In parts 1 and 2 of this three-part series, we analysed M&A data in sub-Saharan Africa and country-specific data in three regions. Here we analyse data from Kenya, Mozambique and Nigeria.
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Deal making in Kenya dropped 28% with only 18 deals in H2 2020, but deal value increased by 224% to $467mn. This was mainly due to Network International Holding Plc’s $288mn acquisition of Direct Pay Online Ltd. Activity for the full year 2020 was down 28% in volume terms, but value increased by 52% year-on-year to $722mn. Monthly figures seem to have peaked in July with eight transactions and tailed off over the rest of the year.
France was the top M&A partner for Kenya, with five inbound deals from this country, up 25% year-on-year. Deals from France into Kenya were worth $36mn for FY20, up 24% year-on-year. The UK had the highest deal value for inbound transactions due to the Direct Pay Online acquisition. Volume-wise, the financial sector was the primary focus, with seven inbound deals and three outbound transactions. For inbound value, deals in the financial sector increased to $435mn, up an incredible 1697% year-on-year.
The Deal Drivers Africa Report, published by Mergermarket, ranked Kenya among Africa’s most sought-after countries for M&A transactions. Before the pandemic, M&A activity in the East Africa region had increased significantly, with Kenyan deals dominating the market. The East African regional economy (in which Kenya has the largest economy) continues to be a key driver for sub-Saharan Africa’s growth going forward.
Kenya has long been considered East Africa's investment hub, attracting some high-value M&A deals in the last few years. However, the country's post-pandemic economy will take some time to reach previous levels. The country’s TMT sector, which has a well-developed market for mobile money services, and its bustling financial sector, are the ones to watch as the country gears up for its post-pandemic recovery.
In Mozambique, deal making grew by a few deals, although the number overall was limited. There were six reported deals in H2 2020 compared with only one in H1 2019. The full year total for 2020 was 12 compared to four deals in 2019. Transactions in Mozambique were mostly inbound cross-border deals. There were six such deals in H2 2020, and 11 for the full year.
The real estate sector was the primary target for investors into Mozambique in H2 2020, with two deals announced, though for the full year, the materials sector was the most targeted, with four deals in total. The energy sector in Mozambique was the most prolific sector in terms of deal value, with $145mn in deals announced in H2 2020. This is mainly due to the acquisition of Cetral Termica de Ressano Garcia by the UK's Actis LLP, for the same amount.
Mauritius and Canada were the top two investors in Mozambique, with three deals each in 2020, although Canada did not make any acquisitions during the second half of the year. Two out of the three deals from Mauritius were announced in H2 2020. Mozambique announced no outbound transactions in 2020.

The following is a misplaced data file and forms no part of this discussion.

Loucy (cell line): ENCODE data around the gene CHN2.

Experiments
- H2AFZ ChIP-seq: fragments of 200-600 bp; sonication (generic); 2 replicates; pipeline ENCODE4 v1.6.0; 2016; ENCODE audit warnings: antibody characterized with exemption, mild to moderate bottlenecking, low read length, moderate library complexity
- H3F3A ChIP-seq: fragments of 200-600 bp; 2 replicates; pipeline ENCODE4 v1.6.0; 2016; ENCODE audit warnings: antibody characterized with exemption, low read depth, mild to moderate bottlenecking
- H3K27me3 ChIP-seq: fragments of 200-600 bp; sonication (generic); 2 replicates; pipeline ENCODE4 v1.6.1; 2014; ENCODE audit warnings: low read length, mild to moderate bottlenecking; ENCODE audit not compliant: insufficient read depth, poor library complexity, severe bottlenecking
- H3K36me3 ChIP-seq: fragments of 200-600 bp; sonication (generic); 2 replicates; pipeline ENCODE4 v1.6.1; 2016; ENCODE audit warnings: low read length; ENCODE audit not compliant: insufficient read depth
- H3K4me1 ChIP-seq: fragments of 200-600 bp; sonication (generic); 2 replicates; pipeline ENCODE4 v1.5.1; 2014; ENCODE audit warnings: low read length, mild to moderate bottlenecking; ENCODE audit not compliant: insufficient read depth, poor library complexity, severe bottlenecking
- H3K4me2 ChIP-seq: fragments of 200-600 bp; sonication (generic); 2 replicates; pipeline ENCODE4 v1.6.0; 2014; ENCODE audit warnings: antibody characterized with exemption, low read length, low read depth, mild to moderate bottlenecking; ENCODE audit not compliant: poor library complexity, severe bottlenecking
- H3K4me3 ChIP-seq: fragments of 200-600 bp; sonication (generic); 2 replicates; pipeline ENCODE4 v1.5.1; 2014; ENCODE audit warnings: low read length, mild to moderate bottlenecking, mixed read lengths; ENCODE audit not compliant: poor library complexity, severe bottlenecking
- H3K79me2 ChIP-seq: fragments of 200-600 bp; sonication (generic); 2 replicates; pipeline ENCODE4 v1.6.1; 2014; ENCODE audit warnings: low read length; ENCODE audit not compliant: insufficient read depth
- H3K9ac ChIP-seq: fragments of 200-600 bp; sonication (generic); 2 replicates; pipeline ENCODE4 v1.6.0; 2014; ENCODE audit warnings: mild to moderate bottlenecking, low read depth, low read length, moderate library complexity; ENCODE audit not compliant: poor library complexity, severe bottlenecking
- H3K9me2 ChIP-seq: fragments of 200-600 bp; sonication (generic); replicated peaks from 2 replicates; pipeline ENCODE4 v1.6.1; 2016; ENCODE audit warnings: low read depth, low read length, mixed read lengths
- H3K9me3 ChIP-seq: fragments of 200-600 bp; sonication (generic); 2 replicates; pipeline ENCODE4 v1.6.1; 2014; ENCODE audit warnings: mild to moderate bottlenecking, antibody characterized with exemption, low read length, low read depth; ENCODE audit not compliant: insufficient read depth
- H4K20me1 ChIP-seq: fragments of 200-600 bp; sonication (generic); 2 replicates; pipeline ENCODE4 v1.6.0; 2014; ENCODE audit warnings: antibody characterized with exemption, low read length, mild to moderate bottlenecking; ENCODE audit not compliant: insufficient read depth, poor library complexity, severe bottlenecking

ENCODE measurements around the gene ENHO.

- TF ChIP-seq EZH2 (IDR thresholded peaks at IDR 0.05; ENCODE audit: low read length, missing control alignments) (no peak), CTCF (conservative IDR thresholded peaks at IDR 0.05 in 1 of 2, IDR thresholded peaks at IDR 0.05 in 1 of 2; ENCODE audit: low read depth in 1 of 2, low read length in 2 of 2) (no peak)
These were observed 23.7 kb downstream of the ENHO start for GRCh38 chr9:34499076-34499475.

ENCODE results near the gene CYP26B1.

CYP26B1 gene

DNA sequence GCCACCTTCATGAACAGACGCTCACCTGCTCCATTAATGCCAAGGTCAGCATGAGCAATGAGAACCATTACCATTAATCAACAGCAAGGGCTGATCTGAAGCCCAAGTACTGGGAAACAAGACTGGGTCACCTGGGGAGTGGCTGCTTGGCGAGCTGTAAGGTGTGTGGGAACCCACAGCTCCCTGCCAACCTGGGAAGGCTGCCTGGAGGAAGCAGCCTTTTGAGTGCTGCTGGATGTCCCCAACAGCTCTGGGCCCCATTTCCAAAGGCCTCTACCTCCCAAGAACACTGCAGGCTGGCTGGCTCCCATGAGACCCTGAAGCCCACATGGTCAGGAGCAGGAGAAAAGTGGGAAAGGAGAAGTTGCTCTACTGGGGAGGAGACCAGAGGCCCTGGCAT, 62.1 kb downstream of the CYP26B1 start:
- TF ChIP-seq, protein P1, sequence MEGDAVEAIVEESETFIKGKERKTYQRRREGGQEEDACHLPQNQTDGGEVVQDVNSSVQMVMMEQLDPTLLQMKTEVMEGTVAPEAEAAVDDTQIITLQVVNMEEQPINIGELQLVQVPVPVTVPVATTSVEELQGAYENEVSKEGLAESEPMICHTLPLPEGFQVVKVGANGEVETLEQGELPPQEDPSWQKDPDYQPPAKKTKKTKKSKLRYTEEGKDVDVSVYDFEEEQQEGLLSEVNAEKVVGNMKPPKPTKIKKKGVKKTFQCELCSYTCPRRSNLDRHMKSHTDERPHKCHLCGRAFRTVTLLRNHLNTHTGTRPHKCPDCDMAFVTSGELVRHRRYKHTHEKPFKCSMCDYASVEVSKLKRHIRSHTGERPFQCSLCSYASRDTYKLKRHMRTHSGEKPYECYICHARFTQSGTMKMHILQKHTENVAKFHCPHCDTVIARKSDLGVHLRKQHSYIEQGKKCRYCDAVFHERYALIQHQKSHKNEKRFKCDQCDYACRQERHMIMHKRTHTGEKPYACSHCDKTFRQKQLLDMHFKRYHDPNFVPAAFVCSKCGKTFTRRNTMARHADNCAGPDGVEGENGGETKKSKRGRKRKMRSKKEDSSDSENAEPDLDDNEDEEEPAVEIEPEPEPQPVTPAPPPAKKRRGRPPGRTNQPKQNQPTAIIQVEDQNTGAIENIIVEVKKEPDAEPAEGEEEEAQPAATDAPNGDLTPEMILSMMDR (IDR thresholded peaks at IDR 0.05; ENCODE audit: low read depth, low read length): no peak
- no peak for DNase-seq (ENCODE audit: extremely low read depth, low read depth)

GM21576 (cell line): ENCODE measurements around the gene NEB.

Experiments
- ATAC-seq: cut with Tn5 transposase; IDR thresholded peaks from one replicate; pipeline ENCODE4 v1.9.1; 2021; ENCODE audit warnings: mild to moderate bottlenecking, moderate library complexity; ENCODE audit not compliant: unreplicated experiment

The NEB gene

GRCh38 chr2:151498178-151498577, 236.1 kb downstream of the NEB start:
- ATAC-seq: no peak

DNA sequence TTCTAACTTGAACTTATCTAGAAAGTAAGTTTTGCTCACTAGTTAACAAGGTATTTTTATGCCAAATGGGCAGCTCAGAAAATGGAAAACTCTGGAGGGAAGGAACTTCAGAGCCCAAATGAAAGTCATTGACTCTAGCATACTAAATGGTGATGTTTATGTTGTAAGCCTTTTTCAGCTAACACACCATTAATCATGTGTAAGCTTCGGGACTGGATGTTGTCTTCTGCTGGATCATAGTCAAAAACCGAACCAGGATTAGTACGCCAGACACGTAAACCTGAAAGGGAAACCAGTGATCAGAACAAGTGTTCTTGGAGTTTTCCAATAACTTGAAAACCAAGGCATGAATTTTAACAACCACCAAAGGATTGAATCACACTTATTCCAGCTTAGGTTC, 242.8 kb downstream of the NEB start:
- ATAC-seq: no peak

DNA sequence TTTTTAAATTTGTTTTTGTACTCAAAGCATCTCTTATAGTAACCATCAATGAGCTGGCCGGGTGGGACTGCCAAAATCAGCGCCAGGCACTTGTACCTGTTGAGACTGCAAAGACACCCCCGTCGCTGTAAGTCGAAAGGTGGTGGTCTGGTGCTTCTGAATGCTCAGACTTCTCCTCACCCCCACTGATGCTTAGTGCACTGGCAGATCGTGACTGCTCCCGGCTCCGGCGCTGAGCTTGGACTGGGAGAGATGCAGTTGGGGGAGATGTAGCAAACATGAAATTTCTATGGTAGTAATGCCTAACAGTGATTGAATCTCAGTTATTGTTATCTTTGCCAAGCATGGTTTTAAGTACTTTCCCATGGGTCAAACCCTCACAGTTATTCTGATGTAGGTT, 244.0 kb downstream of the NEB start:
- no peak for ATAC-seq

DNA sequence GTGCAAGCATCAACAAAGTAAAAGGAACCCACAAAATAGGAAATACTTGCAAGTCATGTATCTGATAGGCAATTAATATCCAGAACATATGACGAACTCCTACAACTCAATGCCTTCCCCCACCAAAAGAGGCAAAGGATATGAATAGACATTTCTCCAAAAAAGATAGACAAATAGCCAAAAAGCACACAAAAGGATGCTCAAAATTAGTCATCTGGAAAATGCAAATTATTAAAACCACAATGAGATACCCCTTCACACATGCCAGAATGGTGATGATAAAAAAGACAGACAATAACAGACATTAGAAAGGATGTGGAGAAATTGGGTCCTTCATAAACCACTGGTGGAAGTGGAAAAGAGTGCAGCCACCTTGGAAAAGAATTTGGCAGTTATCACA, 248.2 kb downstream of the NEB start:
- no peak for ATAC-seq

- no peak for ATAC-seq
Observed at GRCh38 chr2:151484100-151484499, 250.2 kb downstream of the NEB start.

Mozambique is one of the world’s largest holders of liquified natural gas, and its energy sector has been attracting global interest for some time. We expect interest in this sector to increase in future years, and possibly act as a catalyst to boost much-needed investment in other sectors in the country going forward.
M&A activity in Nigeria in H2 2020 dropped by 25% to 24 deals compared to H2 2019. The size of the deals shrunk by 68% down to just $279mn. However, full year 2020 activity was up by 4% to 52 deals compared with 2019, but deal value was 42% lower year on year at $716mn.
Cross-border transactions dropped 8% year on year in 2020 to 33 deals, with deal value dropping by 36% to $552mn. Domestic deals increased in 2020 by 36%, however, the value of the deals dropped by 57. This indicates a focus on smaller deals in the country in 2020.
The financial sector remained the primary target for both for inbound and outbound deals, with five and three deals respectively in 2020. Lagos, the capital of Nigeria, was cited in May 2020 as one of four cities in Africa to be emerging as FinTech hubs by The FinTech Times. The megacity of over 20 million inhabitants is home to the nation’s largest financial institutions such as First Bank of Nigeria (FBN), Access Bank, Ecobank and First City Monument Bank (FCMB) as well as international banks such as Citibank.
South Africa served as the primary investor for Nigerian companies with six deals in 2020. Multichoice Group Ltd.’s $83mn acquisition of Betking was the biggest deal in the country.
The Nigerian economy was already impacted quite severely by the disruption in oil markets in recent years, and Covid-19 added extensive damage to the economy. The fintech and renewable energy sectors, however, look set to provide much needed investment impetus for economic recovery and the country has also stated it plans to boost its manufacturing capacity, which will enable it to take further advantage of free trade under AfCFTA.
For more information, read Part 1 and Part 2.